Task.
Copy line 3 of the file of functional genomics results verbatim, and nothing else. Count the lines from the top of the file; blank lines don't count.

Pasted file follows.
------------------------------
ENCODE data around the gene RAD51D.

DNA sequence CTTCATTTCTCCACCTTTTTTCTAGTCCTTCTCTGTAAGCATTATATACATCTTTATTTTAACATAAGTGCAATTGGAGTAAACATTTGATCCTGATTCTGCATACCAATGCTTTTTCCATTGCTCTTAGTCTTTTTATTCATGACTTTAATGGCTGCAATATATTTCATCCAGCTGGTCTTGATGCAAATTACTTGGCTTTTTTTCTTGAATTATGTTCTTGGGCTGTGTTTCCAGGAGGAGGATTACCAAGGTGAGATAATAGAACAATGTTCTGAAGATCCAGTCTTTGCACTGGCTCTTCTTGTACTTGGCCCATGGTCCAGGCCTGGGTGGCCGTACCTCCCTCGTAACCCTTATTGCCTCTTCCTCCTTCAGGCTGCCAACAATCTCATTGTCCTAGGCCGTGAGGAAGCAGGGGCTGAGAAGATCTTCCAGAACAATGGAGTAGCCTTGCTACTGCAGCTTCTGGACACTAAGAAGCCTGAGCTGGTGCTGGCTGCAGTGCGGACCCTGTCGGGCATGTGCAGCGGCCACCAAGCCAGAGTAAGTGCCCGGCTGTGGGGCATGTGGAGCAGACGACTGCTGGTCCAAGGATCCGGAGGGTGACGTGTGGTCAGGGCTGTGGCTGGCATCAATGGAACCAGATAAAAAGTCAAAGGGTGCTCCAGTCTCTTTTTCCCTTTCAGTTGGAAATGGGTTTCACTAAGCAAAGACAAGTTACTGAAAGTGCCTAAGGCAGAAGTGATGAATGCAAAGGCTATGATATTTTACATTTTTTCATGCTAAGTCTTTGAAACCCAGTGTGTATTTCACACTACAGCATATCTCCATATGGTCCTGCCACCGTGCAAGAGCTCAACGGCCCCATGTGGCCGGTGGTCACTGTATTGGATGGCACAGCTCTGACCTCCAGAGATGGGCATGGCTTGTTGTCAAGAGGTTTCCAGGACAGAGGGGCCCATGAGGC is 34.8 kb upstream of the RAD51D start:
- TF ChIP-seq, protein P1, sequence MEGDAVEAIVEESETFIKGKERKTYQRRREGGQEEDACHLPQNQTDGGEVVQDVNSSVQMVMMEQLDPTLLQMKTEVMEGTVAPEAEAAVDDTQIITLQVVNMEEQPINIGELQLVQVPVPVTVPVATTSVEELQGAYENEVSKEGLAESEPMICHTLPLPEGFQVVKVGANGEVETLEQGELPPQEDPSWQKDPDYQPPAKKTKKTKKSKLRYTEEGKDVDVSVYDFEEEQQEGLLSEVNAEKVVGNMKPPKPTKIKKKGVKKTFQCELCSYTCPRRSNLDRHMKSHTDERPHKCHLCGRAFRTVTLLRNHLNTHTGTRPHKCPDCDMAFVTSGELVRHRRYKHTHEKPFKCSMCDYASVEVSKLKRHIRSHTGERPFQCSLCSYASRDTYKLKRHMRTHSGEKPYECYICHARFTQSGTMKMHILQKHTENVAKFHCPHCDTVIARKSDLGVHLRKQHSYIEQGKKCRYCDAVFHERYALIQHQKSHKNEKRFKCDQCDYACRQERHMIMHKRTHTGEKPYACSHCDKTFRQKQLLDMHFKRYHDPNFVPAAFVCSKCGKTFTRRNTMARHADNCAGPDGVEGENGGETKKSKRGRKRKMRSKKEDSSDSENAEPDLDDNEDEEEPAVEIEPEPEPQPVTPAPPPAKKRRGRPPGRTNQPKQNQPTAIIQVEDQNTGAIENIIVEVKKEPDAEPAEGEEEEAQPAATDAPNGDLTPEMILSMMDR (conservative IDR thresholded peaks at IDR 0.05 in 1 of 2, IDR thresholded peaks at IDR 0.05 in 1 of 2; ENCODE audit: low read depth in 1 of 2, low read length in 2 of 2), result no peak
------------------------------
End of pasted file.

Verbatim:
- TF ChIP-seq, protein P1, sequence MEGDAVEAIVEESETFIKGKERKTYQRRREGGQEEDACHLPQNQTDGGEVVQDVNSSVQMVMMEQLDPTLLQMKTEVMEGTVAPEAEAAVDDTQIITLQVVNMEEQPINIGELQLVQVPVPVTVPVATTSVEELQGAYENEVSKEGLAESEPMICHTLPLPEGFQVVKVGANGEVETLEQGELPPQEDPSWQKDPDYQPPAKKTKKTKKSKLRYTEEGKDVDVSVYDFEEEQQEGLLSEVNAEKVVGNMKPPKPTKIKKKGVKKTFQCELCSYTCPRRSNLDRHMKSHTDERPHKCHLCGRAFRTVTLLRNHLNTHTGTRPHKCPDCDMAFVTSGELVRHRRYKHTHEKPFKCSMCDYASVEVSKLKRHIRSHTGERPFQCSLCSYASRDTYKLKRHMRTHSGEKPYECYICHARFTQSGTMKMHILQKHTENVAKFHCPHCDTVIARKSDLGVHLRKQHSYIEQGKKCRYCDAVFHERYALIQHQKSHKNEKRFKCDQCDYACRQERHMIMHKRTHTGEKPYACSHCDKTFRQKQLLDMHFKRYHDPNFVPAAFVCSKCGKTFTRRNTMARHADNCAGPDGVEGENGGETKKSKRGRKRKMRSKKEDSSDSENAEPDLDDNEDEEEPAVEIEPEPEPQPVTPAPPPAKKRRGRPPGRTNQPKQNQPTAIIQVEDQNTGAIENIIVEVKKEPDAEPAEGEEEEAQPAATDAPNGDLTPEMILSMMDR (conservative IDR thresholded peaks at IDR 0.05 in 1 of 2, IDR thresholded peaks at IDR 0.05 in 1 of 2; ENCODE audit: low read depth in 1 of 2, low read length in 2 of 2), result no peak